Regardless, all of us here who supposedly make a living in this industry, should be supporting RED 100% because they’re fighting to protect their intellectual property, just like we should support ANYONE who has to fight to protect their intellectual property. IP is the life blood of innovation. Unfortunately, most people are anarchists until they themselves create something valuable, which means there’s still a lot of anarchists in here.

          • Daniel Mimura on 03.1.13 @ 3:46AM

            Thor, you’re right…patents are built upon other patents…

            I don’t have it in front of me, but in the Steadicam handbook, they give the patent number and said, look it up if you feel like it, and I did…the patent specifically used the Luxo lamp (the Norwegian lamp now known to most people as the lamp from the Pixar logo) as an example of how the arm would hold the camera. I can’t remember, this lamp itself was patented, so either the patent ran out or it wasn’t patented, or it was different enough a field that it wasn’t covered…(or Norwegians in the 70′s weren’t as sue crazy as contemporary Americans.). Steadicam itself, like Ziplocks and countless other products had their patent and were the only ones doing it until their patents ran out…now, although both products are non longer patented, people still refer to their patented trade names (Steadicam and Ziplocks), not “camera stabilizer systems or interlocking self sealing plastic bags or whatever.

            I didn’t read all through the patent, but it seems fairly clear that they have a good case. Arri not making compressed RAW in their latest updates is further proof. Don’t think that they are doing uncompressed as a quality issue…it’s vastly inefficient for current buss speeds…if there was no data bottleneck, uncompressed might make sense, but that has not been the case—this is why they’re abandoning SxS, the way RED abandoned CF cards.

  • Too much hate. ill work on any camera that is amazing. and there are a lot of them. they arent sports teams guys we dont root for one to win. we want them all to do well because when they drop prices WE win.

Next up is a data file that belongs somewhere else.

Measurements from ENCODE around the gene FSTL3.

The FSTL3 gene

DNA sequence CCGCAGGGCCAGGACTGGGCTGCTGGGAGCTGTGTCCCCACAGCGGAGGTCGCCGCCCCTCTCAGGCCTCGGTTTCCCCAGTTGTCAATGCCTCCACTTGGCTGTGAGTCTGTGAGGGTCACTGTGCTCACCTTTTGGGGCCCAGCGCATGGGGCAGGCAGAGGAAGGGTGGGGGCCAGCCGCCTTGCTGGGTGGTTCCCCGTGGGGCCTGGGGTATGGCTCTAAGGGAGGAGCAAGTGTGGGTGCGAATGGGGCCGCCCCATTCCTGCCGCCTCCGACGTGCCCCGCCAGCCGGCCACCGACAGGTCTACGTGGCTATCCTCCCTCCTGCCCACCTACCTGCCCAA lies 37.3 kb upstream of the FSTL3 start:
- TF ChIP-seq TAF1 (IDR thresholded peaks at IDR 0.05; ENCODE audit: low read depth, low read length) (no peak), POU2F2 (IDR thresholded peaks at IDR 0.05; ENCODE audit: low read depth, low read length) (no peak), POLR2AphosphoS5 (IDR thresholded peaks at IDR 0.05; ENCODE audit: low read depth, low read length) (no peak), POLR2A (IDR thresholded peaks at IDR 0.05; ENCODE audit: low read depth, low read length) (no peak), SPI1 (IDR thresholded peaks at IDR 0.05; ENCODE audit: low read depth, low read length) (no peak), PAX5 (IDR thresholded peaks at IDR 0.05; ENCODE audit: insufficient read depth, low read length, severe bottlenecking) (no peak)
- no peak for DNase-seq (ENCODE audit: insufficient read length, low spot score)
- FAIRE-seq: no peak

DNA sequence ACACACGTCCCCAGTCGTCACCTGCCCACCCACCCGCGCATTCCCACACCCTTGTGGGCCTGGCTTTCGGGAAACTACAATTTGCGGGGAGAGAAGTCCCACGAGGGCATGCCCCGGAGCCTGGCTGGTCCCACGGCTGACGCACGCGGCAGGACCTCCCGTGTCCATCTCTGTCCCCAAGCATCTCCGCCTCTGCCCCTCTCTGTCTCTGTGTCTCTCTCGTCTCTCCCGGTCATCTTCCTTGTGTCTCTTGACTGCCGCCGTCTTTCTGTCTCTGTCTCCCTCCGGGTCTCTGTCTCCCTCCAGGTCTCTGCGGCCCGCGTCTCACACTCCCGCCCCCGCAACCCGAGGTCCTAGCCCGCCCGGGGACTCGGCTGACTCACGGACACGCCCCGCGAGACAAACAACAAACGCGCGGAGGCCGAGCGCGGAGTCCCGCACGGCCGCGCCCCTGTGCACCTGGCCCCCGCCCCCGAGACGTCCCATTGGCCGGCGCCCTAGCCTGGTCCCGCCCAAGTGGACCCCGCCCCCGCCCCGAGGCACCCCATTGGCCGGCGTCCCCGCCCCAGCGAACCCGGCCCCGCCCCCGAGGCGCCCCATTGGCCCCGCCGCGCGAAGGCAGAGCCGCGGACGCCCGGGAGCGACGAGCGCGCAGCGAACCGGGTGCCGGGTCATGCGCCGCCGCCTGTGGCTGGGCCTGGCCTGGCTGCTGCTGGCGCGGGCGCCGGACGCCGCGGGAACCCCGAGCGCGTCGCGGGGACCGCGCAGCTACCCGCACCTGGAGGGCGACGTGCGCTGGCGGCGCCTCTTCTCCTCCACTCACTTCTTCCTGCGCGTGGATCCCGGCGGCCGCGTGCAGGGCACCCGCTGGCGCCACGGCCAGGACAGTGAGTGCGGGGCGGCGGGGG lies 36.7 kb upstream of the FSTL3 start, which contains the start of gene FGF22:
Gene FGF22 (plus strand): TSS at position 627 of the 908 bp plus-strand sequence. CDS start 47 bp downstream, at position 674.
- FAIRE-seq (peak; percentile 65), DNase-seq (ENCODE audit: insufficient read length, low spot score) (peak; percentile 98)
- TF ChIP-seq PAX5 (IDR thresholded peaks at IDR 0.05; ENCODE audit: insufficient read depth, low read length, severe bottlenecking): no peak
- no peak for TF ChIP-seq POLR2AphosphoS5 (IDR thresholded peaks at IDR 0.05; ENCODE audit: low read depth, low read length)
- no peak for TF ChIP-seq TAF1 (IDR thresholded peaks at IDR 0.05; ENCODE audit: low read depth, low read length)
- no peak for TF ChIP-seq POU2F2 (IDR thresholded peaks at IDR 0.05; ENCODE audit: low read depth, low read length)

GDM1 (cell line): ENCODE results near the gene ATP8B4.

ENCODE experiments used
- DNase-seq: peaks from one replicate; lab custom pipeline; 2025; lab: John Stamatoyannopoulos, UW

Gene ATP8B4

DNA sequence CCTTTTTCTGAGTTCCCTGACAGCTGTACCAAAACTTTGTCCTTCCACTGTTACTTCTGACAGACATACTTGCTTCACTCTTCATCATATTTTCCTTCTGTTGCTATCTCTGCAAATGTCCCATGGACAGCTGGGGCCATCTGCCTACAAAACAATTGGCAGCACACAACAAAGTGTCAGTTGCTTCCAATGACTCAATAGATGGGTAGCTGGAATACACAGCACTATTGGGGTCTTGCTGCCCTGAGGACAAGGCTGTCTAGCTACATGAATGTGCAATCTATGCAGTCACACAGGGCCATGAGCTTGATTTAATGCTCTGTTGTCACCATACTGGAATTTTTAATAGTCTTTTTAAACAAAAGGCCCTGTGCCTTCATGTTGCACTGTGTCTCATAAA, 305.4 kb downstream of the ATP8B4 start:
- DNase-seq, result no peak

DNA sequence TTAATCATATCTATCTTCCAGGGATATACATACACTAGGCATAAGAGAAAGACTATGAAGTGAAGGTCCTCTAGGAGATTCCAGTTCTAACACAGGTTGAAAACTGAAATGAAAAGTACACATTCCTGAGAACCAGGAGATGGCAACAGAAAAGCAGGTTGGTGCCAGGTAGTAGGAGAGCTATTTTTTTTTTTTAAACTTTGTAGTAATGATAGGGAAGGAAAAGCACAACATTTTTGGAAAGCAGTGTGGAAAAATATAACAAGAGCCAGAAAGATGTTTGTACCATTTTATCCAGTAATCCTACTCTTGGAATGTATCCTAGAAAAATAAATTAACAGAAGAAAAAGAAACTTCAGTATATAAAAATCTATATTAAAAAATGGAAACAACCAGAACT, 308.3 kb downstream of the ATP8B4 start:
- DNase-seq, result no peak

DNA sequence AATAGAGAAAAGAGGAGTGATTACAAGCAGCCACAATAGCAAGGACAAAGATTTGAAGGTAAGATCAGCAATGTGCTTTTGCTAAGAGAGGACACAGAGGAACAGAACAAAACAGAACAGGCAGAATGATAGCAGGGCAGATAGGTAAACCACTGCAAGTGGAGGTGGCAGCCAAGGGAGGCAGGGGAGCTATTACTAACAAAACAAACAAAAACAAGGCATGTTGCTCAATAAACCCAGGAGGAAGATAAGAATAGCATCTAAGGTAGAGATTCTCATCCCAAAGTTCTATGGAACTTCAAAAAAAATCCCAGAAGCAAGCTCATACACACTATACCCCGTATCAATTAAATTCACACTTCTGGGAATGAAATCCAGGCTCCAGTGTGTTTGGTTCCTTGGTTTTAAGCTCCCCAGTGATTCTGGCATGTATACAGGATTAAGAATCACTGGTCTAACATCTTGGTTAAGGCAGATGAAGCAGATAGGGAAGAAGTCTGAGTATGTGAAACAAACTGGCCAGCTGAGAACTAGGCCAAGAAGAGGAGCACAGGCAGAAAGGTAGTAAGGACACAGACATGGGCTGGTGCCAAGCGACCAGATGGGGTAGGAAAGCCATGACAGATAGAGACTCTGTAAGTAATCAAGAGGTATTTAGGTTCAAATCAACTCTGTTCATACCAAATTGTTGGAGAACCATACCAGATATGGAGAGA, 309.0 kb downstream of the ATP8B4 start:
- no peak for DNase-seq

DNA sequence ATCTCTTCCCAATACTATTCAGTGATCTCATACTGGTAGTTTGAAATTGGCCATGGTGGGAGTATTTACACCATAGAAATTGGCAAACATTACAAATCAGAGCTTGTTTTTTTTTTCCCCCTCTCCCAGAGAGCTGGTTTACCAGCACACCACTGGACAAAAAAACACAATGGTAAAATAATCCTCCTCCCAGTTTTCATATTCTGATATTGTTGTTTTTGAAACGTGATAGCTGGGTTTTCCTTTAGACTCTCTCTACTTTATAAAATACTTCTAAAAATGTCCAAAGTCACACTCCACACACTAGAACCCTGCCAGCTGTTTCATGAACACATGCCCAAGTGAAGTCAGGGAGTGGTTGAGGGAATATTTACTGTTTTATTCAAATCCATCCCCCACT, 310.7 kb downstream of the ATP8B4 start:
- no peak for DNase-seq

• Hi guys….Please can you tell me the best Camera in the market….I need One…I don’t like to change Camera’s…I just need One….Please I need your advice…

    • Arri Alexa XT. But I may be biased as I`m gonna order it myself…

    • Victor Sevostyanov on 02.22.13 @ 11:20AM

      If little money then select Blackmagic cinema camera. if a lot of money then select Arri Alexa.

    • Don’t let either of those two tell you what to do – or anyone else.
      Just pick the camera that works for your budget and your workflow. They’re all good in their own way.

  • This ARRI vs RED hate has gone to far!

    Seriously why care? As a DP you choose the camera that is right for the job, nothing else. How many of you haters have ACTUALLY used these cameras? I’ve used both RED Epic and ALEXA and if i need the extra resolution for whatever reason i use the Epic. If i want perfect skintones i’ll go for the ALEXA any day of the week.

    • I’m so tired of the “Alexa has perfect skintones” nonsense. If you can’t get perfect skintones out of an Epic, that’s on you, not the camera.

  • ダンヒルアウトレット価格

  • Codex XR module is interesting, but seems like just another proprietary piece of hardware that will cost too much now and be almost worthless in only a few short years.

    “While RED’s system is modular, there is no solution for behind-the-lens NDs or an ND filter ring.”
    Except for the Motion mount, right?
    But it’s too expensive for a BTL ND solution.

    I’m not RED fanboy by any means, but if you’re in the market, it’s a far better deal than the Alexa (a rental item for me).
    That said, I’m really excited about Arri’s upcoming Amira… the EVF/viewfinder is brilliant and ProRes444 2K 200fps would cover almost everything I do. If it’s under $40k (with a decent setup not incl. lens), I will be compelled to buy it.